Career and technical education students, enrolled in culinary and hospitality, food and nutrition, or food and technology science courses, were challenged to work with their family and consumer science teachers and school nutrition principals to develop a creative recipe for school lunch. Who met a list of requirements: Meets the school’s nutrition program standards, including at least two North Carolina-grown products and one USDA Foods item, can be replicated by the school’s nutrition programs, and caters to students.

For the contest, all finalists applied with a recipe, recipe photo, nutritional component and cost analysis, a time management plan for preparing the recipe within the 90-minute time limit, and a video of their team preparing and flooding their recipe. Chefs Jr. also participated in a live virtual interview to present their culinary creations to an evaluation panel. The teams were evaluated according to recipe development, culinary skills and food safety, public presentation, organization, teamwork and use of locally grown products.

NC Junior Chef’s finalist teams were recognized on Wednesday during a tribute session at the NC Family, Career and Community of America Leaders Conference (NCFCCLA) and through today’s Virtual Awards Ceremony. Students were given their own coats and hats by NC Jr. Chef, symbolizing their first step into the world of culinary competition. In addition, they received certificates and medals according to the group scores. Teams in first, second and third place were given boards to display in their schools, and the team in first place has the honor of hosting the competition cup until the next cooking. Sullivan University in Kentucky will offer scholarships to students who are members of the top three groups.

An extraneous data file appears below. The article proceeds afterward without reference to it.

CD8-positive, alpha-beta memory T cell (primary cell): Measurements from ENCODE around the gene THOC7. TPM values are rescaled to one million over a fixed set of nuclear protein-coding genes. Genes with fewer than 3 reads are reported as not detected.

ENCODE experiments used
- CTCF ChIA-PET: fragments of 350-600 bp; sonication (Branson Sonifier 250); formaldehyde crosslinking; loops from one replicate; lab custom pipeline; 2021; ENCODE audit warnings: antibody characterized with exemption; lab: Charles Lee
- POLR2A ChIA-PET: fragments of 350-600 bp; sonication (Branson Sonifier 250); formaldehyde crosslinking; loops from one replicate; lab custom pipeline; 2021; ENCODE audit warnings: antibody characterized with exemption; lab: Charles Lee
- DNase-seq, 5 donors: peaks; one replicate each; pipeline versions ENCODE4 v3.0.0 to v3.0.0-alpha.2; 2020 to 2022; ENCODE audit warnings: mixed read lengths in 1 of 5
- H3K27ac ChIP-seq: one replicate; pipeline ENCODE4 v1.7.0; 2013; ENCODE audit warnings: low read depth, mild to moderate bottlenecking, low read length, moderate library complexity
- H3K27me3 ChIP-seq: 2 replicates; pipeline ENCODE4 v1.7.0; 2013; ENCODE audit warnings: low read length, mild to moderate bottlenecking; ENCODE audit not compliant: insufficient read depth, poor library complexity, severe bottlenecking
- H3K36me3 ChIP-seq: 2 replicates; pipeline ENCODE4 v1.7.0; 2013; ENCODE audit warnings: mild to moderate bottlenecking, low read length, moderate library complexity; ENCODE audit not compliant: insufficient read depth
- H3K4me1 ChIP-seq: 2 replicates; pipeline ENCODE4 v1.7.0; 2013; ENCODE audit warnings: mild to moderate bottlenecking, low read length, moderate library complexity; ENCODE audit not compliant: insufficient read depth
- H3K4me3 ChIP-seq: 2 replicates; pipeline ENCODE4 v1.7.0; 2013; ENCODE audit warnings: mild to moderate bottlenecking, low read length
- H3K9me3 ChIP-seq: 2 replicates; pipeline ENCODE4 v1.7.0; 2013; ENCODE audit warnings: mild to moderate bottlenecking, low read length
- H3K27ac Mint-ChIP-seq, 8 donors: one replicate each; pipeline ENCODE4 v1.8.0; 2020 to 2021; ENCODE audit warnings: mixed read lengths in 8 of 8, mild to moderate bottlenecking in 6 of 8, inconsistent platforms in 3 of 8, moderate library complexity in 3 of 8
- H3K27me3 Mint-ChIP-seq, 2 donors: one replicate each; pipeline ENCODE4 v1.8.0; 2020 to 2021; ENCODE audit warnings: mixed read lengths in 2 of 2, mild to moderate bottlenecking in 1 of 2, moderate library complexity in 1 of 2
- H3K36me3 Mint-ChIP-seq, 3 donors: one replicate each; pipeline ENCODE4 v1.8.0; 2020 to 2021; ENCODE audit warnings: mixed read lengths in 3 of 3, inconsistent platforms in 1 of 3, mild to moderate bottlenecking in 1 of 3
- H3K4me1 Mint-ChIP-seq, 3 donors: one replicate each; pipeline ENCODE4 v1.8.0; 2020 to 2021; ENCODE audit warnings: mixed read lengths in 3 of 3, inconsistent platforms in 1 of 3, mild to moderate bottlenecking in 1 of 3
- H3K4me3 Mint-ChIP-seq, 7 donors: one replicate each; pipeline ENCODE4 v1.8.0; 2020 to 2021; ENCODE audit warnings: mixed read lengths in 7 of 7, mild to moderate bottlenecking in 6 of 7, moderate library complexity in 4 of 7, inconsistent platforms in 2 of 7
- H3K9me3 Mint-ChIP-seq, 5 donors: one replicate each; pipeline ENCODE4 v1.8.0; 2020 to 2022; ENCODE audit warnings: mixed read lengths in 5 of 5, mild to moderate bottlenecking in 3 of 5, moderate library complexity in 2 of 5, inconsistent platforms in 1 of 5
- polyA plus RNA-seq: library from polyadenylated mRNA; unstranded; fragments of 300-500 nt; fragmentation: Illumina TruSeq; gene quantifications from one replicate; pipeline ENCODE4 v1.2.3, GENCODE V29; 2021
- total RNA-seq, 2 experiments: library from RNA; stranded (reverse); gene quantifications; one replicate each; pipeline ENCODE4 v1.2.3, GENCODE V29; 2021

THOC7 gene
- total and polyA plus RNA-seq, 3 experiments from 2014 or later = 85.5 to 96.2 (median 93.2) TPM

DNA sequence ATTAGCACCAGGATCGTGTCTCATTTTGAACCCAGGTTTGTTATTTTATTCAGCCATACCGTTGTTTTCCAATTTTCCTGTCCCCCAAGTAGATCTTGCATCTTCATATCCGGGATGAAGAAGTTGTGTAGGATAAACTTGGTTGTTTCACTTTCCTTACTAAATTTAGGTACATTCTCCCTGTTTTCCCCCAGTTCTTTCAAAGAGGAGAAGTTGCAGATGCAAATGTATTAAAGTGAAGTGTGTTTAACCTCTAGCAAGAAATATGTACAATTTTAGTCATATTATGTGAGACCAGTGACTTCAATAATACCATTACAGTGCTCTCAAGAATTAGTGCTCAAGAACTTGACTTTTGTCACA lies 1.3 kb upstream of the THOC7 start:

The Young Chef Competition was created to inspire the next generation of culinary professionals, to stimulate interest in locally produced agricultural products, to increase participation in school nutrition programs, to provide nutrition education and to encourage healthy eating habits. NC Public Teaching Department, the school’s nutrition division will work with staff to increase their recipes for food service quantities for school meals and create nutrition education and promotional resources for the recipes and ingredients of North Carolina used.